Old Geezers and Young’uns
Twenty power magnifying lenses on soft leather loops around our necks bobbed and bounced as my Dad and I climbed over fallen trees, slid down open crevices in a field of boulders, finding our way to the granite coast of Lake Superior.
Coming over a crest a vista opened before us; the deep blue waters of Lake Superior colliding rhythmically with white granite with glints of black gneiss and scattered orange patterns of lichens.
So cold, yet these orange lichens flourished on bare rock, as frigid waves smoothed every sharp edge with unrelenting force. We climbed and slid, scraping pants and skin, tearing jackets, falling feet-first into a deep crevice for protection against the whip of wind.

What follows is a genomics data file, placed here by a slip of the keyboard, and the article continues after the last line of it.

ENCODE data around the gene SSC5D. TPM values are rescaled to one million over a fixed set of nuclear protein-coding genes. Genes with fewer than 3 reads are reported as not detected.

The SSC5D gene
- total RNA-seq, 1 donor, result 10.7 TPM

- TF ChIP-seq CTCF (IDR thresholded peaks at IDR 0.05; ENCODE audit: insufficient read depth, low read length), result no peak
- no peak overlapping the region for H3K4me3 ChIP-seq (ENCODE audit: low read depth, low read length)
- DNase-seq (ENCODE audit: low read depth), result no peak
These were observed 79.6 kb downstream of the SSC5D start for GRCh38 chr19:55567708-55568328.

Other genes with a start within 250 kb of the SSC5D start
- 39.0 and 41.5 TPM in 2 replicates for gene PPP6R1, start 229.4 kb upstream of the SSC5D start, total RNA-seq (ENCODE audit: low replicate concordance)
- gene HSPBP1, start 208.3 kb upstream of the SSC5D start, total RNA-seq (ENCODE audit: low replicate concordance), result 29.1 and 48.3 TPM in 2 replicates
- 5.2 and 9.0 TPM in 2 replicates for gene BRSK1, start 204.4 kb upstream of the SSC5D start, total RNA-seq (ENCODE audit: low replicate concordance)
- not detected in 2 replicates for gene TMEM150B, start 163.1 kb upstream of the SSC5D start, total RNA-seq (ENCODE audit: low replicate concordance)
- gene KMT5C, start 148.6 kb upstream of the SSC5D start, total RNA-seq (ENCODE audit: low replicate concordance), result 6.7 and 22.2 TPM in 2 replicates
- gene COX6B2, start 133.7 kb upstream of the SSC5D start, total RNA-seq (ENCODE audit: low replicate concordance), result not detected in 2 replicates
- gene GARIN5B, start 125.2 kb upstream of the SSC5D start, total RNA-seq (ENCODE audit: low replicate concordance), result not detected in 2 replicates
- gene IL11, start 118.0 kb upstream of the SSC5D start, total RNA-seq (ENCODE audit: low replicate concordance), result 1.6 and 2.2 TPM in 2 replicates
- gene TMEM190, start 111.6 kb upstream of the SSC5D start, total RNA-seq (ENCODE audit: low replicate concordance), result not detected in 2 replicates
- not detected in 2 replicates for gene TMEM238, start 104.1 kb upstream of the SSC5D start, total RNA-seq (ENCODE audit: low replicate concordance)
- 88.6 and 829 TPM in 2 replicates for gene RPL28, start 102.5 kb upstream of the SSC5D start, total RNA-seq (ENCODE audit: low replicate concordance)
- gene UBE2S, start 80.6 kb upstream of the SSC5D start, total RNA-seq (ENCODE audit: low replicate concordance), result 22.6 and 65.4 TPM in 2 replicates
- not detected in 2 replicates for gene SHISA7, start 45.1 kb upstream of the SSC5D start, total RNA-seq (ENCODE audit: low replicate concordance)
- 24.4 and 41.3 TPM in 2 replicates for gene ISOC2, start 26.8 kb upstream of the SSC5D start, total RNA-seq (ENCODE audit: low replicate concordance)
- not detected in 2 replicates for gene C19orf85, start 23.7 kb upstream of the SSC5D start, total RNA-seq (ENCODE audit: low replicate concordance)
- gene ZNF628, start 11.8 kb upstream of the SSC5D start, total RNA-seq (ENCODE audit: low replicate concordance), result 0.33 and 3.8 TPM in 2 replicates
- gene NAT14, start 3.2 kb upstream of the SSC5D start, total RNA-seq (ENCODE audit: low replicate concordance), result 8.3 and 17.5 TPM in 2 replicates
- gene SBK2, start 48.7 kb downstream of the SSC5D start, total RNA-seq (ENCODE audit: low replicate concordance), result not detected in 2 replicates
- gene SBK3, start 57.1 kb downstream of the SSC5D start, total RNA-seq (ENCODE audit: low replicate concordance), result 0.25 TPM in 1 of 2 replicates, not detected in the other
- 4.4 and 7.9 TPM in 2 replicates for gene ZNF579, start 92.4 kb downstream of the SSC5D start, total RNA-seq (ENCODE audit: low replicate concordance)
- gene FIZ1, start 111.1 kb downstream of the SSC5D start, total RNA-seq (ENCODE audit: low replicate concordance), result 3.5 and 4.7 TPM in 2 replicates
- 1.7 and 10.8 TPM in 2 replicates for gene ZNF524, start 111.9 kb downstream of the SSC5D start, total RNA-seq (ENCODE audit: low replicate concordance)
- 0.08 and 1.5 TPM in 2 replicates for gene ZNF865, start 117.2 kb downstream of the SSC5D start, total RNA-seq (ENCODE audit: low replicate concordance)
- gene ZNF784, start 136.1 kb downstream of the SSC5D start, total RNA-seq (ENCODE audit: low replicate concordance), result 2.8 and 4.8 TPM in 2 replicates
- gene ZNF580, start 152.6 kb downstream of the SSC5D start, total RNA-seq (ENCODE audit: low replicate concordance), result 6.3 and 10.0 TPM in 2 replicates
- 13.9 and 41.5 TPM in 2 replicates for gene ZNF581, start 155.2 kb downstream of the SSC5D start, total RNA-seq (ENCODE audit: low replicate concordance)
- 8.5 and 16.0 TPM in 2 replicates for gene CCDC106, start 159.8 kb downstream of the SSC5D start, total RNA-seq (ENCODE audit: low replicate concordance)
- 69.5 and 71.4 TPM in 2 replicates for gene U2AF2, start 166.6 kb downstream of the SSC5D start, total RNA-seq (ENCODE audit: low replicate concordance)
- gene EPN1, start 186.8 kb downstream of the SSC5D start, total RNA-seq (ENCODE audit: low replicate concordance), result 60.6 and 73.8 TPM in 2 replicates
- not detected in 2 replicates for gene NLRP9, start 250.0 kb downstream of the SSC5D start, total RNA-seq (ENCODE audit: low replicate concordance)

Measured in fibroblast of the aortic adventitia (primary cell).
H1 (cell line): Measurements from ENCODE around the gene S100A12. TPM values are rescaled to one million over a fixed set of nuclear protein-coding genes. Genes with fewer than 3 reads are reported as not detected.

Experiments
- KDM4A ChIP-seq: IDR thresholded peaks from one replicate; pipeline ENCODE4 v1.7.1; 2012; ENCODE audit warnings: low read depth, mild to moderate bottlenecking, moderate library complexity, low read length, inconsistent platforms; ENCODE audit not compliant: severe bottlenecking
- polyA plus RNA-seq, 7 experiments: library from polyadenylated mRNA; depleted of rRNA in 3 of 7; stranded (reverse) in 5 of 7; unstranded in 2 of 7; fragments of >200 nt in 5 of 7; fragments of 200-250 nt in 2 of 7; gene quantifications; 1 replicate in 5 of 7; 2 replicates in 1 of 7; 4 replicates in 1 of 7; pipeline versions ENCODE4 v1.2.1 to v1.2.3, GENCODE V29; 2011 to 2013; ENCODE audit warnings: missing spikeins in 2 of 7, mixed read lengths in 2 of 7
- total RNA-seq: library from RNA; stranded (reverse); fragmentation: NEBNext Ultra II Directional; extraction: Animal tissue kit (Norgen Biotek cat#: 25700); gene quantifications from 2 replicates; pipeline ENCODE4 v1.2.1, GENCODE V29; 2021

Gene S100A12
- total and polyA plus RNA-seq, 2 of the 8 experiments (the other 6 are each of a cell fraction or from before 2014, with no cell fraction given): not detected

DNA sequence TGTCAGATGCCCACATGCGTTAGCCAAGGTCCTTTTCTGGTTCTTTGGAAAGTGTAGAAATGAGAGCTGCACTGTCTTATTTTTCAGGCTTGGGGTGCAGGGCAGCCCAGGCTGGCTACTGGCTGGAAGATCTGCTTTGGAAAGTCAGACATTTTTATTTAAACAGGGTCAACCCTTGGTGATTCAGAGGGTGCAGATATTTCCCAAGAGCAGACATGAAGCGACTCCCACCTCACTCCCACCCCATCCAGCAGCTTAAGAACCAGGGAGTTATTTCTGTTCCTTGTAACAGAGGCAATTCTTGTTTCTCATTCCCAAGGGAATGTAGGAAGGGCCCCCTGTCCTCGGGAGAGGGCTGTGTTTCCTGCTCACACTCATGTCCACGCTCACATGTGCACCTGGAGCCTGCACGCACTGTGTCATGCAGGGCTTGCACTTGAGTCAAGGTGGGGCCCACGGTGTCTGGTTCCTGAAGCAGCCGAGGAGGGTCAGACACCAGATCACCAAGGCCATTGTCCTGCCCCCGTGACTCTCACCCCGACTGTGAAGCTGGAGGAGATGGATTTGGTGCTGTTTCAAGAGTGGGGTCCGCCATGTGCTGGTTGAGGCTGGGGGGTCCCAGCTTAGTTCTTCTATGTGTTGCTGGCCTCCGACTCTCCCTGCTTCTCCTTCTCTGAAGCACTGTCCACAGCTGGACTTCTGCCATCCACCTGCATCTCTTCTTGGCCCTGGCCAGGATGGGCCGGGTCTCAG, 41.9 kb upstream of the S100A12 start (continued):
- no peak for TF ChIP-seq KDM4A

With the excitement of kids, even with forty years apart, we unfolded our lenses and lost ourselves in the tiny world of orange lichens, an uncharted world of mountains and valleys, chalices bursting with spores, lakes and rivers, made more adventuresome and “dangerous” by the crashing sounds of waves against rocks just beyond our crevice.
Spreading out one millimeter a year, these were old geezers and we, just young’uns.
Here was an astonishing collision of force and mass and fierce life sustaining each other for millennia.
Here were ancient mentors of holding tightly and letting fierce power loose, not too much, not too little, just enough.